Law enforcement authorities in China were able to add another feather to their cap, after an investigation led to the successful closure of an illegal online gambling platform based out of Cambodia.
According to a report from local news outlet Xinhua on November 5, police in Nanchang (the capital of Jiangxi province) were able to shut down a “large-scale multinational” online gambling operation, which was alleged to have about 1.2 million users and handled about 30 billion Renminbi ($4.3 billion) in bets.
An Expansive Network Of Illegal Gambling Sites
Per the report, the gambling operation was based in Preah Sihanouk, a province in Cambodia. A successful raid by the Jiangxi police led to the arrest of about 200 support staff, while six of the gambling operation’s owners- including a ring leader who was identified as Wo Moumou- were brought back to China for prosecution.
The gambling operation was said to have operated through several websites, with names such as Macau Casino and Golden Lisboa. The perceived link to Macau isn’t accidental; the region is known to be a gambling enclave, and many illegal gambling companies do their best to create a perception that they are linked to licensed operators as a means of adding more legitimacy to their claims. Sadly, however, this one was not meant to be.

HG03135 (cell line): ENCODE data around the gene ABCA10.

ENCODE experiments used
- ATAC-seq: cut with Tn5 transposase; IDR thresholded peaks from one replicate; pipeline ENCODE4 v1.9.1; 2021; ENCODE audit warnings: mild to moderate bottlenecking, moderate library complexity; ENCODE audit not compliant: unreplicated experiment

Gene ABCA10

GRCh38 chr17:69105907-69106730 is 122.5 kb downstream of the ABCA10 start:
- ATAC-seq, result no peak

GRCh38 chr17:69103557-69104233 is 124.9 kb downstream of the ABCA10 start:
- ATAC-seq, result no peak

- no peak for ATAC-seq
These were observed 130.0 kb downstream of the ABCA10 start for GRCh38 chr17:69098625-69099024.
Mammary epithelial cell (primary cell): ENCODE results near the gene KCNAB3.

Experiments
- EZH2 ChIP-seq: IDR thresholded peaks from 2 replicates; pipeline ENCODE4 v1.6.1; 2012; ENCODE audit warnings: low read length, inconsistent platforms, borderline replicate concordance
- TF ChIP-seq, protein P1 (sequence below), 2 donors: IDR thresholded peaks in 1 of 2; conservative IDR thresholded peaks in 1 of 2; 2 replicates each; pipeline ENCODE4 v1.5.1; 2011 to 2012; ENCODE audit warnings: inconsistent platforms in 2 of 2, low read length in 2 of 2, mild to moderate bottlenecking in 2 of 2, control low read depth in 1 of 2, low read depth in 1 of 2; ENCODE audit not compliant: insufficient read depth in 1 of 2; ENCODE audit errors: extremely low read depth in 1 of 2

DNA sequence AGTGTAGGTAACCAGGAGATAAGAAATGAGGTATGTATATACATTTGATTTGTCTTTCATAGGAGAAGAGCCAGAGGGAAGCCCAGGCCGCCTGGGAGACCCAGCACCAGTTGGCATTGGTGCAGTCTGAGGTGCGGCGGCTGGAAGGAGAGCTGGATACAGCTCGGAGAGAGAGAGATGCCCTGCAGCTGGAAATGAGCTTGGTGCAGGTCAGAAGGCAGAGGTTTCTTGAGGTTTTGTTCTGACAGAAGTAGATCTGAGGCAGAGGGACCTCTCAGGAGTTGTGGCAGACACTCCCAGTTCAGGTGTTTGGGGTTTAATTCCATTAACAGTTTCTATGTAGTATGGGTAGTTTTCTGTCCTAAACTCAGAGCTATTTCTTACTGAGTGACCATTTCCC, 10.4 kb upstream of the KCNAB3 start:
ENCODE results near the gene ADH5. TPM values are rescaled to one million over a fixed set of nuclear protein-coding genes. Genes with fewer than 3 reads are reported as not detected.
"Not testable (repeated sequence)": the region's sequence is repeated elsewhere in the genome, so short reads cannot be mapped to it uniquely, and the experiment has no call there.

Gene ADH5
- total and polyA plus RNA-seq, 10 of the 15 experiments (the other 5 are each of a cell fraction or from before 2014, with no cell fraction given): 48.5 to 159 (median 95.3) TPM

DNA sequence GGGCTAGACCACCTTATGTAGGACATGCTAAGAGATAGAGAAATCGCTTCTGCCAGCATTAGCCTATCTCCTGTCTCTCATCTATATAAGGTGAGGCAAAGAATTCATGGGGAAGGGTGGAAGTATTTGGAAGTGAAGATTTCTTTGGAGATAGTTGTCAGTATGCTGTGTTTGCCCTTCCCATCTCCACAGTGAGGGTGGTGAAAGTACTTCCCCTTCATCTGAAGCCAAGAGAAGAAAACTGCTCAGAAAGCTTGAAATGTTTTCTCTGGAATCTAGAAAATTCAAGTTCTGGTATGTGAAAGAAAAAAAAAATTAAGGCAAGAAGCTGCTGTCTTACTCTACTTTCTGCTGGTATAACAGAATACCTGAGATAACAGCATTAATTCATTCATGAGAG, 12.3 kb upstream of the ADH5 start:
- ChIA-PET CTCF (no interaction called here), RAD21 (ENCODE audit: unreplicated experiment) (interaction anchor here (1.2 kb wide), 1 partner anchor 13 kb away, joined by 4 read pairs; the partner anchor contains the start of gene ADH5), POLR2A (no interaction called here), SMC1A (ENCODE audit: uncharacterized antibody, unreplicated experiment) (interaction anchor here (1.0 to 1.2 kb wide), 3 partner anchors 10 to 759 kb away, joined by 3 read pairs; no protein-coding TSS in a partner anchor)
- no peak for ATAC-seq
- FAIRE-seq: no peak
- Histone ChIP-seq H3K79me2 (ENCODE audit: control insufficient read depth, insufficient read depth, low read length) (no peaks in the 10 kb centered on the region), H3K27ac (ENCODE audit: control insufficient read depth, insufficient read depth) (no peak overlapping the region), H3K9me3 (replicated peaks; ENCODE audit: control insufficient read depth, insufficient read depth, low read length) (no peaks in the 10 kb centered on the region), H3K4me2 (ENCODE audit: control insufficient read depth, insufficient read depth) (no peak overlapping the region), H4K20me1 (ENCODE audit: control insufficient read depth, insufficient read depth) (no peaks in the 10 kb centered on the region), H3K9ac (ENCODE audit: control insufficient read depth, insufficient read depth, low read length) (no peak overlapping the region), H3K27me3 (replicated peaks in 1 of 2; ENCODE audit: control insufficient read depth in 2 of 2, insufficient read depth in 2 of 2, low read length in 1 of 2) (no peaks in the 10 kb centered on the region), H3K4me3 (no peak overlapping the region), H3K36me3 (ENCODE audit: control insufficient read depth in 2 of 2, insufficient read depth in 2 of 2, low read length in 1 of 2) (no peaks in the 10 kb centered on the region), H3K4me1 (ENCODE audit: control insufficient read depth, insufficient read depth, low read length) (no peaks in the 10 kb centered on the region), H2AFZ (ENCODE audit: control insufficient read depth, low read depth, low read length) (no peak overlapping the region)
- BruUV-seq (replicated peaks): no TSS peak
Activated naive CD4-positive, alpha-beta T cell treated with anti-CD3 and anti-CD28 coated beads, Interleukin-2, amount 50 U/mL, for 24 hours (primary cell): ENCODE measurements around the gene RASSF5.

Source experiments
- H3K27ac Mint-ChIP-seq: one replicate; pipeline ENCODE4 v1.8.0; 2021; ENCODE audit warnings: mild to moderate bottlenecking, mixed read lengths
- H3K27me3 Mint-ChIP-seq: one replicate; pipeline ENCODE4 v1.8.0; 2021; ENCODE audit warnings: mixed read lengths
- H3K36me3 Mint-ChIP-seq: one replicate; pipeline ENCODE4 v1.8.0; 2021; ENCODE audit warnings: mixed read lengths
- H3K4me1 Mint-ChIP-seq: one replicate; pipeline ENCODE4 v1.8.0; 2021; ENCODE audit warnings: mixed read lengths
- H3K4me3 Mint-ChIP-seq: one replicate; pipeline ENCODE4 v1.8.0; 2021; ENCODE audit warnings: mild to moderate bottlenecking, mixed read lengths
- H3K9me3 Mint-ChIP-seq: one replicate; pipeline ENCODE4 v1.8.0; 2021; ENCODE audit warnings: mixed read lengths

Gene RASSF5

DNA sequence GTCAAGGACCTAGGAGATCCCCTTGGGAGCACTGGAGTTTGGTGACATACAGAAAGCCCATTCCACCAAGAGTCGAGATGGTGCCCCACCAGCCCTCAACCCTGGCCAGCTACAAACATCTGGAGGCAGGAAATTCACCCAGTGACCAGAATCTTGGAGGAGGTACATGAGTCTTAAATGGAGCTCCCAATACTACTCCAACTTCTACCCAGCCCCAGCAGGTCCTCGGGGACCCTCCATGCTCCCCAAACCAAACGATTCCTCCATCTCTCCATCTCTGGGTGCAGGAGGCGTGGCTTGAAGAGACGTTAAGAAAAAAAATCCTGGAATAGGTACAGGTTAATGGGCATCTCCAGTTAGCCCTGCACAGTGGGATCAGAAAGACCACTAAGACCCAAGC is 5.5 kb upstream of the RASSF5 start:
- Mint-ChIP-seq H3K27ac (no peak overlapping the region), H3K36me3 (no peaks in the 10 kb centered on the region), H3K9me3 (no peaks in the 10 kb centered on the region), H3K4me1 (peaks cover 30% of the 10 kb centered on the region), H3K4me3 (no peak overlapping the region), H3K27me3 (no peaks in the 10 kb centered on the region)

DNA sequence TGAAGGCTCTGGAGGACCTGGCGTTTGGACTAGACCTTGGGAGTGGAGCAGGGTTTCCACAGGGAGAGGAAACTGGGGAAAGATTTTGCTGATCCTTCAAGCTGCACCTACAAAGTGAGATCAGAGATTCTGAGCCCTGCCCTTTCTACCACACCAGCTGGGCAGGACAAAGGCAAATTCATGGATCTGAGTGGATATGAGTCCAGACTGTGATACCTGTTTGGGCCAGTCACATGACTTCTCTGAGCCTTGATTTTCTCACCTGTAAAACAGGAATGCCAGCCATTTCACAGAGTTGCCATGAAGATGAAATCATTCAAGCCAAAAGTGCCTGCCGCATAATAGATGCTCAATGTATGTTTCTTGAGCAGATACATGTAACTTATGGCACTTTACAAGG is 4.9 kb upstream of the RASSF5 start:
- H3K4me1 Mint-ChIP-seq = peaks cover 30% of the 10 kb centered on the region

Gambling in Macau
As for Macau, the Chinese administrative region has been experiencing a bit of a dry run with its local gambling industry. Earlier this month, local reports confirmed that revenues accrued from casinos in the region stood at $3.3 billion in October 2019, citing numbers released by the Macau Gaming Inspection and Coordination Bureau.
As Macau Hub reported on November 5, the $3.3 billion earned by Macau casinos represents a 3.2 percent drop from their haul in October 2018, although it is about 19 percent higher than September’s 12-month low of $2.7 billion.
More disturbing is the fact that of the ten months recorded in 2019, gambling revenues in Macau have dropped six times year-over-year, compared with the four, which showed an upsurge. Gross Gaming Revenue (GGR) for the first 10 months of the year also stands at $30.56 billion, 1.8 percent less than the level recorded at the same time in 2018.
Reasons for these vary rather widely, with factors such as the current trade disputes between China and the United States, as well as the protests and civil unrest that have engulfed Hong Kong (and the entirety of mainland China) for the better part of the year, being cited for these significant drops.